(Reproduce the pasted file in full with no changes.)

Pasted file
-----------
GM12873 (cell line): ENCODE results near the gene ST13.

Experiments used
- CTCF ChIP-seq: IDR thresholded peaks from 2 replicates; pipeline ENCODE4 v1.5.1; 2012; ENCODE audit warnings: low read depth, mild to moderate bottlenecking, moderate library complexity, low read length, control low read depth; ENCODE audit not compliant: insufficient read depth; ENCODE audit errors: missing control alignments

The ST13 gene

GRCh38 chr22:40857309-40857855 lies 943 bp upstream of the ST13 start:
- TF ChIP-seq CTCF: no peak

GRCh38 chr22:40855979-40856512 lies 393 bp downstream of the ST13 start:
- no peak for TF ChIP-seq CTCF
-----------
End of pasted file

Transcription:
GM12873 (cell line): ENCODE results near the gene ST13.

Experiments used
- CTCF ChIP-seq: IDR thresholded peaks from 2 replicates; pipeline ENCODE4 v1.5.1; 2012; ENCODE audit warnings: low read depth, mild to moderate bottlenecking, moderate library complexity, low read length, control low read depth; ENCODE audit not compliant: insufficient read depth; ENCODE audit errors: missing control alignments

The ST13 gene

GRCh38 chr22:40857309-40857855 lies 943 bp upstream of the ST13 start:
- TF ChIP-seq CTCF: no peak

GRCh38 chr22:40855979-40856512 lies 393 bp downstream of the ST13 start:
- no peak for TF ChIP-seq CTCF